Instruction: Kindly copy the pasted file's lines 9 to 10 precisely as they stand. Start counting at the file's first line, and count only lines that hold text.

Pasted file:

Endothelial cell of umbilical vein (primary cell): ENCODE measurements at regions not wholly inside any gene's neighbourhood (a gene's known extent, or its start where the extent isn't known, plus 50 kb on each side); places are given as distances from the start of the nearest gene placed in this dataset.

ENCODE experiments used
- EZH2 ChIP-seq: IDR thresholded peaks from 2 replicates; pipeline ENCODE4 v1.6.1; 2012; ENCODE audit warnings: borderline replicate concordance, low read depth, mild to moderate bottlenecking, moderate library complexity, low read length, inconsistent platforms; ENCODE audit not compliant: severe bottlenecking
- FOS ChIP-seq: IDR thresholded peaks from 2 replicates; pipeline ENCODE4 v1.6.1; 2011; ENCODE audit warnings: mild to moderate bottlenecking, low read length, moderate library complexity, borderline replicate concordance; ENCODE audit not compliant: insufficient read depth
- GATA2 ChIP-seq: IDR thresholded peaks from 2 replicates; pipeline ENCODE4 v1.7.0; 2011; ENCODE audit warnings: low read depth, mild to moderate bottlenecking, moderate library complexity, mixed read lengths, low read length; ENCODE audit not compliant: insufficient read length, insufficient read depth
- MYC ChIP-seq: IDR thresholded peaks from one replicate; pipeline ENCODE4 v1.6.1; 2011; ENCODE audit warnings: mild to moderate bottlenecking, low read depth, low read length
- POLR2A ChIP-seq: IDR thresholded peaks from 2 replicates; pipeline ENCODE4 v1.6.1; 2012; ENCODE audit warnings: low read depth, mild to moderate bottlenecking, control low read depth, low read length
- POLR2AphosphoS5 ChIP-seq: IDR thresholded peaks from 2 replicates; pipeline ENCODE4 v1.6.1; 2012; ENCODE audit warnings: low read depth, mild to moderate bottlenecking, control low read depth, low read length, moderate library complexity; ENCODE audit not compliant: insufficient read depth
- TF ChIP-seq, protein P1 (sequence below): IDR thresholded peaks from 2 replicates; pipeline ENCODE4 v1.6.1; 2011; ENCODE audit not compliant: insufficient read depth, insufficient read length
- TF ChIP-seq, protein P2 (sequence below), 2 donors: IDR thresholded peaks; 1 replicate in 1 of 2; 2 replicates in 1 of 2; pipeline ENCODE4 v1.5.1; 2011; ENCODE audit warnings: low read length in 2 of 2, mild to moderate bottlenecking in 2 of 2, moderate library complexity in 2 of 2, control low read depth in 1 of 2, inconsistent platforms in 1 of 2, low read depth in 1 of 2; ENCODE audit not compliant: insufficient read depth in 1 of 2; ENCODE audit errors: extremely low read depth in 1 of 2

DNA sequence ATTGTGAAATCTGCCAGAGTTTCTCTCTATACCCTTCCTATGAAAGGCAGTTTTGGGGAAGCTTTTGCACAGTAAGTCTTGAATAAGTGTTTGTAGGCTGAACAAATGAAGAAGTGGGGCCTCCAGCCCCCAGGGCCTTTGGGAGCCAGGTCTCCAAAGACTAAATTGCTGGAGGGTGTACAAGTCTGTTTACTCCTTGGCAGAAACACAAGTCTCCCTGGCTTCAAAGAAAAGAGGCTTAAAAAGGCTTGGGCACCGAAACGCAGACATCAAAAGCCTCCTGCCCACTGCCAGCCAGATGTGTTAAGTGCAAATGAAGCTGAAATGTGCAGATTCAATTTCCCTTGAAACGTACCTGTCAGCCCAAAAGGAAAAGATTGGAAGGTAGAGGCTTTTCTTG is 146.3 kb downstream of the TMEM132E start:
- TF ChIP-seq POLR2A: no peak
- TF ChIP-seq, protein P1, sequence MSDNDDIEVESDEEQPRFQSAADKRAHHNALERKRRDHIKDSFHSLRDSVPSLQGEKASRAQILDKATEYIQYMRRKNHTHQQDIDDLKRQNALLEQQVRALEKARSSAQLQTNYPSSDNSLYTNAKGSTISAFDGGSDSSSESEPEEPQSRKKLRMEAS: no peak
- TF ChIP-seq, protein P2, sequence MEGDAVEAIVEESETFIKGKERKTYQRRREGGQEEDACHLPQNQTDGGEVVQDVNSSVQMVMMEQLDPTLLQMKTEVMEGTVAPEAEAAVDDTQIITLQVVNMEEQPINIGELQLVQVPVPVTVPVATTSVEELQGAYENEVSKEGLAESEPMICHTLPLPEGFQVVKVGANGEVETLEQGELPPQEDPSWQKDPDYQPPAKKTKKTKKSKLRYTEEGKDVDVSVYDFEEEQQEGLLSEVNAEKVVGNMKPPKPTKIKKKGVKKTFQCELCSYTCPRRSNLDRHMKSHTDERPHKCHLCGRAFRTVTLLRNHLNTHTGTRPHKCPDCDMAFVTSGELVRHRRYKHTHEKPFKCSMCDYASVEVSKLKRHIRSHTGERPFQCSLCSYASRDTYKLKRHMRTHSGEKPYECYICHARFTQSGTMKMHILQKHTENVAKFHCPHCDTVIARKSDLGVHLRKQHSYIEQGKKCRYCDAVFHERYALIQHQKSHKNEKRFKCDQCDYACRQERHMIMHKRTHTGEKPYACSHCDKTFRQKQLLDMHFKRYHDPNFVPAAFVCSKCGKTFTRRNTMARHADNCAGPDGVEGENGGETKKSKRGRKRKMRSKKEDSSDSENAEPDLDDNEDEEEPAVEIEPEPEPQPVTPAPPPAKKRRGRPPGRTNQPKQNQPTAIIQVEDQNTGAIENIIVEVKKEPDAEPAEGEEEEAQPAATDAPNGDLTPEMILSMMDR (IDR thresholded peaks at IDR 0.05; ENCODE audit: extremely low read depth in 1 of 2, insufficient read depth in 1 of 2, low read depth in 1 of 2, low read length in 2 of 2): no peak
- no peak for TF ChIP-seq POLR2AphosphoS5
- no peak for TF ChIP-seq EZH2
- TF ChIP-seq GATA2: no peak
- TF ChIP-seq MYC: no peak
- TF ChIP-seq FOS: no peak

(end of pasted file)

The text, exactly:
- TF ChIP-seq, protein P1 (sequence below): IDR thresholded peaks from 2 replicates; pipeline ENCODE4 v1.6.1; 2011; ENCODE audit not compliant: insufficient read depth, insufficient read length
- TF ChIP-seq, protein P2 (sequence below), 2 donors: IDR thresholded peaks; 1 replicate in 1 of 2; 2 replicates in 1 of 2; pipeline ENCODE4 v1.5.1; 2011; ENCODE audit warnings: low read length in 2 of 2, mild to moderate bottlenecking in 2 of 2, moderate library complexity in 2 of 2, control low read depth in 1 of 2, inconsistent platforms in 1 of 2, low read depth in 1 of 2; ENCODE audit not compliant: insufficient read depth in 1 of 2; ENCODE audit errors: extremely low read depth in 1 of 2